specialized services such blood transfusion, Ear, Nose, Throat (ENT), ophthalmology and orthodontics services.

                  31 hospitals at this level

            CPA-3 hospitals: have large-scale surgery (with general anaesthesia) and more activities (in terms of both numbers of patients and activities) than a 

                   CPA-2, and also have various specialized services.

                  26 hospitals at this level 

Referral hospitals are expected to support primary care and have resources and expertise available for the district health services. All 8 national referral hospitals and 21 of 24 provincial referral hospitals provide CPA 3 level services. Provincial referral hospitals cover several operational districts.

The public health service delivery system is oriented towards treating acute illness and diseases.

Private health services

Private practitioners provide services through three types of facilities:

                (1) Consultation clinics provide clinical diagnosis(including ultrasound), laboratory, emergency treatment and prescription writing services.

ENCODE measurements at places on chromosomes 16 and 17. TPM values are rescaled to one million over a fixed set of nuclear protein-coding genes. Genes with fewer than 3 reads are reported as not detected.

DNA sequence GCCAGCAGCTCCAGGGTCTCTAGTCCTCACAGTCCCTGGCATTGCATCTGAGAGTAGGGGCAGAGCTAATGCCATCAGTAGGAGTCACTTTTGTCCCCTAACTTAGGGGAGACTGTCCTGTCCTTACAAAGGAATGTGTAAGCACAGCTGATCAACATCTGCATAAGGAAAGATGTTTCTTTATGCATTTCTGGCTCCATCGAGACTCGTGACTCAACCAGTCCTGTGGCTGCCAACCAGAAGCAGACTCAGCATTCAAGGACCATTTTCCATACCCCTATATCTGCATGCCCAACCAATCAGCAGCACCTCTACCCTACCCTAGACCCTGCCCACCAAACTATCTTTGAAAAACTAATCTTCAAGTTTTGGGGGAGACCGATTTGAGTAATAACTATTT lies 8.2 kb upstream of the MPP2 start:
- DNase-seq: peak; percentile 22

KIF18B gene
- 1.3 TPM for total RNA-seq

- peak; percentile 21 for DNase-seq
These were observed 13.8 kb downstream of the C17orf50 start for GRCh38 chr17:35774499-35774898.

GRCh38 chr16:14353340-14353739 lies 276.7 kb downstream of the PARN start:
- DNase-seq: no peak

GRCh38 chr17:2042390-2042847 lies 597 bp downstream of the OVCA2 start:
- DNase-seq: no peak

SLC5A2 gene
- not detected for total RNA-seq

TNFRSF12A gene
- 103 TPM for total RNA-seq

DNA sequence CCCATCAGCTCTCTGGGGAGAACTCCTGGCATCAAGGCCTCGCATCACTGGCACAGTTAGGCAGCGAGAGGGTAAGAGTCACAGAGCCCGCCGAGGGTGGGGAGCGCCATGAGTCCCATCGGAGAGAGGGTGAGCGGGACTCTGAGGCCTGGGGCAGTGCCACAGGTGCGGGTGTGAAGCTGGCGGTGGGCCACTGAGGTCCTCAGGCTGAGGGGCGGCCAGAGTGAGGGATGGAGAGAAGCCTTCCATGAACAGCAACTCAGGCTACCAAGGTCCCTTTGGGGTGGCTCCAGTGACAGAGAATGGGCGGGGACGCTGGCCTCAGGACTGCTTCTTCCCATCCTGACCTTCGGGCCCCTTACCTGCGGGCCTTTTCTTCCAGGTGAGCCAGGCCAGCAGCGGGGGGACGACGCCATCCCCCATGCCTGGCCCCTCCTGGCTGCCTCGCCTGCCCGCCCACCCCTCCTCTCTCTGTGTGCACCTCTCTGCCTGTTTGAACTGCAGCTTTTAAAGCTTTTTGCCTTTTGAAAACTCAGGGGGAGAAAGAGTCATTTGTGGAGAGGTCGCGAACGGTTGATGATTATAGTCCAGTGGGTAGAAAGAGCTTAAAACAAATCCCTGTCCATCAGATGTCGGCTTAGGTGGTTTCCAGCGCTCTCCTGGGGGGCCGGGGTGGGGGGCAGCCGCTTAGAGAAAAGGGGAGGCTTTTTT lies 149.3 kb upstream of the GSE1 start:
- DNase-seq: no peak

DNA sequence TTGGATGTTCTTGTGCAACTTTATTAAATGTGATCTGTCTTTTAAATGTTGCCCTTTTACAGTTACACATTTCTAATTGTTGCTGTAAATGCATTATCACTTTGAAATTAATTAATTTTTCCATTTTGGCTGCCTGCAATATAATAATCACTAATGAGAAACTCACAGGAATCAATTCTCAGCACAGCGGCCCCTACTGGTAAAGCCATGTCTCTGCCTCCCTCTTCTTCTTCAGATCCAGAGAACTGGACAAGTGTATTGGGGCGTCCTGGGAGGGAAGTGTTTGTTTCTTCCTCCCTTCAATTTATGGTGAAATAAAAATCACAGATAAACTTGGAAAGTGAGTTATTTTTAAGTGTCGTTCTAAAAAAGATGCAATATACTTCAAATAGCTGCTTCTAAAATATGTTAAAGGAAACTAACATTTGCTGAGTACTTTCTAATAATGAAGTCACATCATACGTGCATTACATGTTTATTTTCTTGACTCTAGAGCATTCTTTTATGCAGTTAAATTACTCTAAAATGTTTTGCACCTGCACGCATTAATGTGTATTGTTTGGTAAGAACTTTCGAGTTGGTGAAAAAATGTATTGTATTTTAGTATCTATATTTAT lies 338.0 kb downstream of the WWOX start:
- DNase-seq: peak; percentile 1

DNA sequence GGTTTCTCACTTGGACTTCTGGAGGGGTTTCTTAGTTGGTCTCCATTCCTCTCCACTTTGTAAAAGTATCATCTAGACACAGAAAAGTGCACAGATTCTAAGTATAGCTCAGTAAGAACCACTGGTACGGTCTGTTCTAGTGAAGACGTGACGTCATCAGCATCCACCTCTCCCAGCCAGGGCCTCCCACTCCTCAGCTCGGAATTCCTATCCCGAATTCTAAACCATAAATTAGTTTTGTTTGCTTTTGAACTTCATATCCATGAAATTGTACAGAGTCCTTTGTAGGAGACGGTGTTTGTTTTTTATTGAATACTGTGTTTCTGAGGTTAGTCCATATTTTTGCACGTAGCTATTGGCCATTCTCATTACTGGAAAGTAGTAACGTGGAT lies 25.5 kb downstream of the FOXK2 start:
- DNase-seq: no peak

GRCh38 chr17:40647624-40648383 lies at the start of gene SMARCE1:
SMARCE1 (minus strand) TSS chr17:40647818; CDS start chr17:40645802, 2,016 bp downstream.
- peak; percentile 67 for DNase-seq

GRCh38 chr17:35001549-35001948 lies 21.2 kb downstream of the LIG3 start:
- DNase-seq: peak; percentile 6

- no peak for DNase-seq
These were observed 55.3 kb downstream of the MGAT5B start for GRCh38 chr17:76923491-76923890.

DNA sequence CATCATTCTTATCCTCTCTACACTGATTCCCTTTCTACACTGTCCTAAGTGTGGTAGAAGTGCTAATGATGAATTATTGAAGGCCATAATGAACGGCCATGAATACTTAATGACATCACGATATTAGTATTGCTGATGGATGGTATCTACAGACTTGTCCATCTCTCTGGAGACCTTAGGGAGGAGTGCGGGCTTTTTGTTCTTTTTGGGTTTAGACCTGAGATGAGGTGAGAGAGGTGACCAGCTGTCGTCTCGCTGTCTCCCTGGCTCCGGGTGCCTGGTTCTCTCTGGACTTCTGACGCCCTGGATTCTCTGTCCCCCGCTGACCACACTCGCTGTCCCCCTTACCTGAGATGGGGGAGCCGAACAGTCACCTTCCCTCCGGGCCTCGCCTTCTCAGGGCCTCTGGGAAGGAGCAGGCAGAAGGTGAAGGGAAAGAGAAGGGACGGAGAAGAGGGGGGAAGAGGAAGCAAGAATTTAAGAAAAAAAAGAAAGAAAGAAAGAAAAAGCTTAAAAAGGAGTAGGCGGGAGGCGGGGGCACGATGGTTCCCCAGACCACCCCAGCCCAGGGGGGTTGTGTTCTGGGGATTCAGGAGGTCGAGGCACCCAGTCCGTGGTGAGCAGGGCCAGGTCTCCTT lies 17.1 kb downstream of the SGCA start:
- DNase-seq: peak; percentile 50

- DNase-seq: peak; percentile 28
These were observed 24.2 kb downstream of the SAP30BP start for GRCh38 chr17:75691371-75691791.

(2) Clinics that have at least 10 beds with outpatient and inpatient services,various medical specialties,laboratory, radiology and pharmacy services.

                (3) Polyclinics are larger, with at least 20 beds,and provide more specialized services.

Private services must be licensed and registered with the MOH to operate, and in 2004 there were 2572 private practice facilities. Private providers are restricted to the types of services they can deliver, and must meet specifications on staff experience, facility size and equipment, record keeping, and storing and selling of pharmaceuticals. Doctors, medical assistants,nurses, midwives, pharmacists and pharmacist assistants practice in the private sector, often while also working within the public sector.

Implementation of standards of care are outlined for the minimum and complementary packages through clinical practice guidelines and there are also national Safe Motherhood, Malaria, TB and HIV/AIDS guidelines.

Source: National Health Congress Report 2011.



Health statistics for Cambodia 2011
Protong Health Centre
Protong Health Centre

       Health statistic